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Ask Slashdot: Development Requirements Change But Deadlines Do Not?
Posted by News Fetcher on July 10 '13 at 01:31 PM
By Soulskill from Slashdot's anonymous-emails-and-heavy-drinking department:
cyclomedia writes "Over a number of years my company has managed to slowly shift from a free-for-all (pick a developer at random and get them to do what you want) to something resembling Agile development with weekly builds. But we still have to deal with constant incoming feature changes and requests that are expected to be included in this week's package. The upshot is that builds are usually late, not properly tested and developers get the flak when things go wrong. I suspect the answer is political, but how do we make things better? One idea I had was that every time a new request comes in — no matter how small — the build gets pushed back by 24 or even 48 hours. I'd love to hear your ideas or success stories. (Unfortunately, quitting is not an option)"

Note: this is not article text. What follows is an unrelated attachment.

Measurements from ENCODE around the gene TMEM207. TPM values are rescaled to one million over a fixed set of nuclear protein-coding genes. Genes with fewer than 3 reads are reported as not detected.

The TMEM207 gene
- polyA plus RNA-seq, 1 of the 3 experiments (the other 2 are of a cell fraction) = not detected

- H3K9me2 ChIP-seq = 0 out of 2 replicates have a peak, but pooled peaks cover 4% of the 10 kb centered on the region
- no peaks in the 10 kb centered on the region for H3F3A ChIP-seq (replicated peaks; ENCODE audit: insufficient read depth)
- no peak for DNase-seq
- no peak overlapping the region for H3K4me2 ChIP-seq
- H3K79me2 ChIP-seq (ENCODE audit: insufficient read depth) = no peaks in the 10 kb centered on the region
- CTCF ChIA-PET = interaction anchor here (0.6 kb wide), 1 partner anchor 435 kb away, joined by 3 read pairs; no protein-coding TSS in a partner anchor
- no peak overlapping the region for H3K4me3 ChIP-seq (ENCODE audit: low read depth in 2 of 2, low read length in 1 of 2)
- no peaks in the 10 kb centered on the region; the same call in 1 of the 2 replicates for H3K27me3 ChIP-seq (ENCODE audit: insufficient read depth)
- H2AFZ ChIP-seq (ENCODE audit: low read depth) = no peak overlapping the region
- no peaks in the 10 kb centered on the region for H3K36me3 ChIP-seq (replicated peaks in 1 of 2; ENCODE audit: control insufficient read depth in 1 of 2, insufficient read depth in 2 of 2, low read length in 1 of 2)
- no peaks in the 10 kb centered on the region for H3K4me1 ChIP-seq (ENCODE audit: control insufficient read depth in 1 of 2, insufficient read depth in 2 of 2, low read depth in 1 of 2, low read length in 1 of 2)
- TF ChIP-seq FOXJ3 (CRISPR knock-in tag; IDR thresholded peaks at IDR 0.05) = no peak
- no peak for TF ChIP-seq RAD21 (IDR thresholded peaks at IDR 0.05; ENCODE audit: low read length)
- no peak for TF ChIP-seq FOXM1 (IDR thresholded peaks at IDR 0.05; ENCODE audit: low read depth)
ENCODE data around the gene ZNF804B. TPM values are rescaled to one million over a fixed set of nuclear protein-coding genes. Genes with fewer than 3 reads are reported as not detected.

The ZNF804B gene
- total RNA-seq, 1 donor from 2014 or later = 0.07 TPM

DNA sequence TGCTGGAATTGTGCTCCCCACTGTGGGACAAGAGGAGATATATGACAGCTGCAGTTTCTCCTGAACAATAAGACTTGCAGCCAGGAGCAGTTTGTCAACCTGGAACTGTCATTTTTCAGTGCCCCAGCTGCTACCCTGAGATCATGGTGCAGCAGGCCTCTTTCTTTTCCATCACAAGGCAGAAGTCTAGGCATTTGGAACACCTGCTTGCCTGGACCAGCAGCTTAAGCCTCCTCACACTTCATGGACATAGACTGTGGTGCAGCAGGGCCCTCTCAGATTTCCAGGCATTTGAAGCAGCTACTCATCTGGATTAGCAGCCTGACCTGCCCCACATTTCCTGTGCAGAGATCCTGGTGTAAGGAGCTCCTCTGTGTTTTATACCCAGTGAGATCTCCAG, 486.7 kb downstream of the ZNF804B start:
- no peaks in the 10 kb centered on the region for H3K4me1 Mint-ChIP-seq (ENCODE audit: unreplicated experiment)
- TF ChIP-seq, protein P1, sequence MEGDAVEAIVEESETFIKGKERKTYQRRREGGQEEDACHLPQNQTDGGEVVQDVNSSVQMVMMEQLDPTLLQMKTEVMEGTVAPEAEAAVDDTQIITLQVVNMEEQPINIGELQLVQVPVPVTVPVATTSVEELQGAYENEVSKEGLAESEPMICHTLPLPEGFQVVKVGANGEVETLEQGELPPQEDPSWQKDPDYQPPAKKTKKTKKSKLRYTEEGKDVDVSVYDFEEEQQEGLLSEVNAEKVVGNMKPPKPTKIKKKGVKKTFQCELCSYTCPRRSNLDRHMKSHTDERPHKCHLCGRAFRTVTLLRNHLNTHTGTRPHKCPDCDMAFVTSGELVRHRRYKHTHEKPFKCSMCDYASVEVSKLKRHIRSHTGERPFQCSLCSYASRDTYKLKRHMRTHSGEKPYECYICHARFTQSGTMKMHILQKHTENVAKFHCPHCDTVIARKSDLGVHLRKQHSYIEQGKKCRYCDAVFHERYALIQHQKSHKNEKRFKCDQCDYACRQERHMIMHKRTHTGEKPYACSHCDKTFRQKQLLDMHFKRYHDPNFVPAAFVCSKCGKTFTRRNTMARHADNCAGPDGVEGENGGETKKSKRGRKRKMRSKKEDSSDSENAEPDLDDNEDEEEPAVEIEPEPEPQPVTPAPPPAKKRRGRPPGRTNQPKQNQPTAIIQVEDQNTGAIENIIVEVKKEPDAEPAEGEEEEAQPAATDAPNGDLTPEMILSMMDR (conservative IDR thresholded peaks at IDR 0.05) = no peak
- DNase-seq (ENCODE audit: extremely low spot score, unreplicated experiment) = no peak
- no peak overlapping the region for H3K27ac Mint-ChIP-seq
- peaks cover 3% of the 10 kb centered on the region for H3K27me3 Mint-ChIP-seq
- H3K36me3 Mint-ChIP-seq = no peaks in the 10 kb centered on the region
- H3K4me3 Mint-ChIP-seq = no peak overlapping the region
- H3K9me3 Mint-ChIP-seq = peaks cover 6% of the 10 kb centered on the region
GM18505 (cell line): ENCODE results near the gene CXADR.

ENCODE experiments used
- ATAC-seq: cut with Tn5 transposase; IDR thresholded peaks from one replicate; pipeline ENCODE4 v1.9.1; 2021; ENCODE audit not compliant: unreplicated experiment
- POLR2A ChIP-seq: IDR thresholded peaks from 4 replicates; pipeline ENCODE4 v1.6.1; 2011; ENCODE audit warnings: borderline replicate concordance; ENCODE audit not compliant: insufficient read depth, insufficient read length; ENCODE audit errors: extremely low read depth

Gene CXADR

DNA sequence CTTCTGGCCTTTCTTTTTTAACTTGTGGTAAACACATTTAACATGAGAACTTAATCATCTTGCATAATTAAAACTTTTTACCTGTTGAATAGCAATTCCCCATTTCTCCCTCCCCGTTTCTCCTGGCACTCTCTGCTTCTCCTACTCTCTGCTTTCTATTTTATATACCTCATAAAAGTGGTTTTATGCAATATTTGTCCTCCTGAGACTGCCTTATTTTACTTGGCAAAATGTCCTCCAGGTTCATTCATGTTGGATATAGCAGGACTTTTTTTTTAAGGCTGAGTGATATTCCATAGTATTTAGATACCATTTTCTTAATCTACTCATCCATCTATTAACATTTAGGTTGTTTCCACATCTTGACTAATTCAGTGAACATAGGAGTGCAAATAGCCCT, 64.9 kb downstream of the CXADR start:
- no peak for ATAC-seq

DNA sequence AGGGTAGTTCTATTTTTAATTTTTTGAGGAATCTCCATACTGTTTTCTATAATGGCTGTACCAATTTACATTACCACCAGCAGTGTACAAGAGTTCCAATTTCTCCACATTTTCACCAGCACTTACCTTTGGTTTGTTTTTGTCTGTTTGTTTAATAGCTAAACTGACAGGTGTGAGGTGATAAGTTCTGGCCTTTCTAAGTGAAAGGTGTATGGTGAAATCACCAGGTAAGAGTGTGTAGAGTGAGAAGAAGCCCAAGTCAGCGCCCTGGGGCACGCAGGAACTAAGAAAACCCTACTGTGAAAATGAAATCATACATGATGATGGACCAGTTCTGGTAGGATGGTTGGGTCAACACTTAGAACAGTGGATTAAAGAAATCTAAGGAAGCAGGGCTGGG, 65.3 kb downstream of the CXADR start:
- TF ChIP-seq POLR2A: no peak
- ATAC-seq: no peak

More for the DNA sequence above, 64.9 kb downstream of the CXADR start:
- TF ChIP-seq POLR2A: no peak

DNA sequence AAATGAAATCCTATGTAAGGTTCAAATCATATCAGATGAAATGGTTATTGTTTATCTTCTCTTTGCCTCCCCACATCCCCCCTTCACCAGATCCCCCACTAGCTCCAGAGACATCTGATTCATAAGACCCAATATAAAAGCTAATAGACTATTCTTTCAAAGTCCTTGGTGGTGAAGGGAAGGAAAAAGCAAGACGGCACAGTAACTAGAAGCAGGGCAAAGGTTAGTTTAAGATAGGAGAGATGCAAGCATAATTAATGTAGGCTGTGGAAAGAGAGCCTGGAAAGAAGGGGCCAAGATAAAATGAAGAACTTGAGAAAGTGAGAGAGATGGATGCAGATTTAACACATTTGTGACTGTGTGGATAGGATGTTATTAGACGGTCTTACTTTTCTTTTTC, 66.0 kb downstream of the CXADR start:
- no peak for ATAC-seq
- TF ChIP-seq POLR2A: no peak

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Dwarf Planet Ahoy! Spacecraft Spies Pluto and Charon
Posted by News Fetcher on July 10 '13 at 01:30 PM
By Soulskill from Slashdot's i'm-way-too-excited-for-this-probe-to-reach-pluto department: